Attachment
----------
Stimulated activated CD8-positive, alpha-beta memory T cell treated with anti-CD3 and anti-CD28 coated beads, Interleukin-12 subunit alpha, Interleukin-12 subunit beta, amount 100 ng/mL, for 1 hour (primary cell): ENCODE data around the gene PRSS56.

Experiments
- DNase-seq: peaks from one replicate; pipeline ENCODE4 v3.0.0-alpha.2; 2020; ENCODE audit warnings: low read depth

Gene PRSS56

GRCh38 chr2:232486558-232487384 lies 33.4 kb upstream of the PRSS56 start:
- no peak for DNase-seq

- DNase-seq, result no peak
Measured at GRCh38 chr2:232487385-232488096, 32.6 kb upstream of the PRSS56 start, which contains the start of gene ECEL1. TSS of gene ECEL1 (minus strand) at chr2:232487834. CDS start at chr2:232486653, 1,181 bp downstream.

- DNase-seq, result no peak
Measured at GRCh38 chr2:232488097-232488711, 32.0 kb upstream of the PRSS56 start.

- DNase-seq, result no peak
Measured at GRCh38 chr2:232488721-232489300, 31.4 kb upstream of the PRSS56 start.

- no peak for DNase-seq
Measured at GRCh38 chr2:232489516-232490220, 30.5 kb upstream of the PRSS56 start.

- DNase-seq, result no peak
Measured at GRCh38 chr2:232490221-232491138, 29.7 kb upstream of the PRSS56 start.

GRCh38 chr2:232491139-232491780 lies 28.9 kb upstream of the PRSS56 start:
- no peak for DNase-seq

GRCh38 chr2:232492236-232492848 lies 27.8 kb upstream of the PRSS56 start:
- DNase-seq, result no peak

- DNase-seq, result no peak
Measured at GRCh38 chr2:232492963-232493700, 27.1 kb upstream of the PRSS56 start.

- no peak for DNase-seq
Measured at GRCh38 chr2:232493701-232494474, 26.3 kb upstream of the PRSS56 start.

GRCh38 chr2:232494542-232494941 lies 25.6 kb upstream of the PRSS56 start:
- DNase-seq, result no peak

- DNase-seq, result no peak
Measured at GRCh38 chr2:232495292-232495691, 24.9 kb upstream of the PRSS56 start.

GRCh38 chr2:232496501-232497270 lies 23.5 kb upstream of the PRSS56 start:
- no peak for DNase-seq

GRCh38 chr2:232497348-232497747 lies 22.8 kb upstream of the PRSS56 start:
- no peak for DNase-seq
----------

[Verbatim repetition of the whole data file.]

Stimulated activated CD8-positive, alpha-beta memory T cell treated with anti-CD3 and anti-CD28 coated beads, Interleukin-12 subunit alpha, Interleukin-12 subunit beta, amount 100 ng/mL, for 1 hour (primary cell): ENCODE data around the gene PRSS56.

Experiments
- DNase-seq: peaks from one replicate; pipeline ENCODE4 v3.0.0-alpha.2; 2020; ENCODE audit warnings: low read depth

Gene PRSS56

GRCh38 chr2:232486558-232487384 lies 33.4 kb upstream of the PRSS56 start:
- no peak for DNase-seq

- DNase-seq, result no peak
Measured at GRCh38 chr2:232487385-232488096, 32.6 kb upstream of the PRSS56 start, which contains the start of gene ECEL1. TSS of gene ECEL1 (minus strand) at chr2:232487834. CDS start at chr2:232486653, 1,181 bp downstream.

- DNase-seq, result no peak
Measured at GRCh38 chr2:232488097-232488711, 32.0 kb upstream of the PRSS56 start.

- DNase-seq, result no peak
Measured at GRCh38 chr2:232488721-232489300, 31.4 kb upstream of the PRSS56 start.

- no peak for DNase-seq
Measured at GRCh38 chr2:232489516-232490220, 30.5 kb upstream of the PRSS56 start.

- DNase-seq, result no peak
Measured at GRCh38 chr2:232490221-232491138, 29.7 kb upstream of the PRSS56 start.

GRCh38 chr2:232491139-232491780 lies 28.9 kb upstream of the PRSS56 start:
- no peak for DNase-seq

GRCh38 chr2:232492236-232492848 lies 27.8 kb upstream of the PRSS56 start:
- DNase-seq, result no peak

- DNase-seq, result no peak
Measured at GRCh38 chr2:232492963-232493700, 27.1 kb upstream of the PRSS56 start.

- no peak for DNase-seq
Measured at GRCh38 chr2:232493701-232494474, 26.3 kb upstream of the PRSS56 start.

GRCh38 chr2:232494542-232494941 lies 25.6 kb upstream of the PRSS56 start:
- DNase-seq, result no peak

- DNase-seq, result no peak
Measured at GRCh38 chr2:232495292-232495691, 24.9 kb upstream of the PRSS56 start.

GRCh38 chr2:232496501-232497270 lies 23.5 kb upstream of the PRSS56 start:
- no peak for DNase-seq

GRCh38 chr2:232497348-232497747 lies 22.8 kb upstream of the PRSS56 start:
- no peak for DNase-seq